Over the years, the issue of slavery had always been closely associated with the issue of racial prejudice. However, there have been wide dispute among historians about whether or not the racism and discrimination of African Americans were a precursor to their enslavement. This paper examines this concept and concludes that the enslavement of Africans was the result of years of racial prejudice and discrimination.
Historians have often questioned why slavery was so slow in appearing in the laws of the English colonies. Unlike their South American counterparts, who had already developed a slave code before the arrivals of the Africans, it took some forty years after the arrival of the first Africans for the English colonies to mention the issue of slavery in their statutes. Evidence suggests that during this period, the status of a Negro deteriorated, to the extent that they were being regarded as inferior to the white man. The result was the discrimination against the Negro that antedated the legal status of slavery.
Virginia and Maryland were the first states to pass laws recognizing the existence of slaves. Among the first were a series of laws prohibiting Negroes from bearing arms. They were also heavily discriminated against in cases of punishment for runaway servants; the black servants would almost always receive a harsher punishment than the white servants, sometimes even reduced to that of slavery. Even though some did gain their freedom, rising out of servitude, this does not hide the fact that others were sinking into slavery, that the enslavement of Negroes existed long before the laws recognized so. By 1669, a Negro slave would receive virtually no protection under the statutes of Virginia law. The word "Negro" would be used almost interchangeably with "slave."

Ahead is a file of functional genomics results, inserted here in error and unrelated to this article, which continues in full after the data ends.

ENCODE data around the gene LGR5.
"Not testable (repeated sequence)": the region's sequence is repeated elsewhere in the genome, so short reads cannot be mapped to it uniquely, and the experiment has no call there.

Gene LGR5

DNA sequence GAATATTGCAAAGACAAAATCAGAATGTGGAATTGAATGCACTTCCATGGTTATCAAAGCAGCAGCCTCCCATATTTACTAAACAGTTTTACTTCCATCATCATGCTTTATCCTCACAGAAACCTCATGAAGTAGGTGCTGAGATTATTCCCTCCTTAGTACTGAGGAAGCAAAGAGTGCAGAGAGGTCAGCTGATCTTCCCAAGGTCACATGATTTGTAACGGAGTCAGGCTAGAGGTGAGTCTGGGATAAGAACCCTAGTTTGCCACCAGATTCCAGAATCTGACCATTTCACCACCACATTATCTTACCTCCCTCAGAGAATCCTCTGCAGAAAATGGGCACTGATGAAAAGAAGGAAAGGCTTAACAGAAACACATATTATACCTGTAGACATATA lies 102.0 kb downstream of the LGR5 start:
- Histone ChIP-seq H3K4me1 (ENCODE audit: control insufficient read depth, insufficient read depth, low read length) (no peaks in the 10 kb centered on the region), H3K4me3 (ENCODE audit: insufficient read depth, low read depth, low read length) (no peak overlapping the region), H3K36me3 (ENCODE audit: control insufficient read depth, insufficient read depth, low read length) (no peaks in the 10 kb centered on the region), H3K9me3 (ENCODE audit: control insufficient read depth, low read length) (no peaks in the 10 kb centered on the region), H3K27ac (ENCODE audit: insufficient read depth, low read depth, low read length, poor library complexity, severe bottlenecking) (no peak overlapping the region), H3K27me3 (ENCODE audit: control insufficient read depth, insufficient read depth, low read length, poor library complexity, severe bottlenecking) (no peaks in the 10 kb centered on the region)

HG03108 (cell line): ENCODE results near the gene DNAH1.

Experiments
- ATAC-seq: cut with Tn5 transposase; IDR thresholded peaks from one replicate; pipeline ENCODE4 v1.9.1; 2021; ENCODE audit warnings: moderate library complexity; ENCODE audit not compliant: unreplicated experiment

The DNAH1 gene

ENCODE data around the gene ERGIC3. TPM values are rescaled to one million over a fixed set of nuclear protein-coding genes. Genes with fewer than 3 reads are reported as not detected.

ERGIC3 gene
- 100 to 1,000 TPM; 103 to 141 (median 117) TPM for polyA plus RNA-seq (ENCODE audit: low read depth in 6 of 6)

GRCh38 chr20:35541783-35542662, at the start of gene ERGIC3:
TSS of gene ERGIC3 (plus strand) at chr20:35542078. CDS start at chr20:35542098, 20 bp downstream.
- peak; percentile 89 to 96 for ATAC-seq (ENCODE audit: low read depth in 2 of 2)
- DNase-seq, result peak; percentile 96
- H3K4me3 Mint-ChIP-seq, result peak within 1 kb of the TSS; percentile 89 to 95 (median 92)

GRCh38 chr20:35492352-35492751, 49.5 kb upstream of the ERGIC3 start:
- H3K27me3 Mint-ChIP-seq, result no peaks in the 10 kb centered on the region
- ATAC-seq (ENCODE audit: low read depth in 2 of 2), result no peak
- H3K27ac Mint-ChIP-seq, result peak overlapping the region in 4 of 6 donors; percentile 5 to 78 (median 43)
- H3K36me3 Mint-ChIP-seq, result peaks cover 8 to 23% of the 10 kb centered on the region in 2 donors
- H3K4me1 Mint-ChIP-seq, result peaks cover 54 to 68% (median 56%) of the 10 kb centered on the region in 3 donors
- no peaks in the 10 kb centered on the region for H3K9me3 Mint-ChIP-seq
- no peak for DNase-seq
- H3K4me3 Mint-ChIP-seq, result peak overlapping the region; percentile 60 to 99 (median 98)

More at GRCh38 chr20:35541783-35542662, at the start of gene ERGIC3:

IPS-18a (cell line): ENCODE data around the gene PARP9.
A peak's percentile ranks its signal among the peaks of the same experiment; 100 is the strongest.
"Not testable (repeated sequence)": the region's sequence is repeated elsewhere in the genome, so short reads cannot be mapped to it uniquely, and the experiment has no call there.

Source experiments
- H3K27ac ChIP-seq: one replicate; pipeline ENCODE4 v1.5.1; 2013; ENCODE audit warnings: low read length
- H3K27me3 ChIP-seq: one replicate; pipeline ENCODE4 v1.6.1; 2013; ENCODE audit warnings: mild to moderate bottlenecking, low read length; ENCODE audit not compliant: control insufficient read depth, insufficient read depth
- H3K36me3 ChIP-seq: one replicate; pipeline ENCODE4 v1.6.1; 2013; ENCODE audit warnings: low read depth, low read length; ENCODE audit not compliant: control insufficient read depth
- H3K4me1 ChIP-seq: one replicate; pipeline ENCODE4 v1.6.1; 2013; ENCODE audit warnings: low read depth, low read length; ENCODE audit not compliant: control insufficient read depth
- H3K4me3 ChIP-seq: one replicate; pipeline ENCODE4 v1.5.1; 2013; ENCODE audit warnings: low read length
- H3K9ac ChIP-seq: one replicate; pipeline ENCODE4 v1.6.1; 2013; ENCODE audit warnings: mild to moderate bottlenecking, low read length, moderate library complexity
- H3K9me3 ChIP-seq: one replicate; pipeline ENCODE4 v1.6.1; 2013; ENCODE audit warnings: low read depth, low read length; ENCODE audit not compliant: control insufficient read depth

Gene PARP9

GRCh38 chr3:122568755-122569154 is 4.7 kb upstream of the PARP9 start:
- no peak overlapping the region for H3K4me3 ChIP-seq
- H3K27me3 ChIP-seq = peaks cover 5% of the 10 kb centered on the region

Similarly, New England also developed a wide discrimination against the Negroes that preceded the development of a slave status. Even the Puritans had no qualms about the enslavement...
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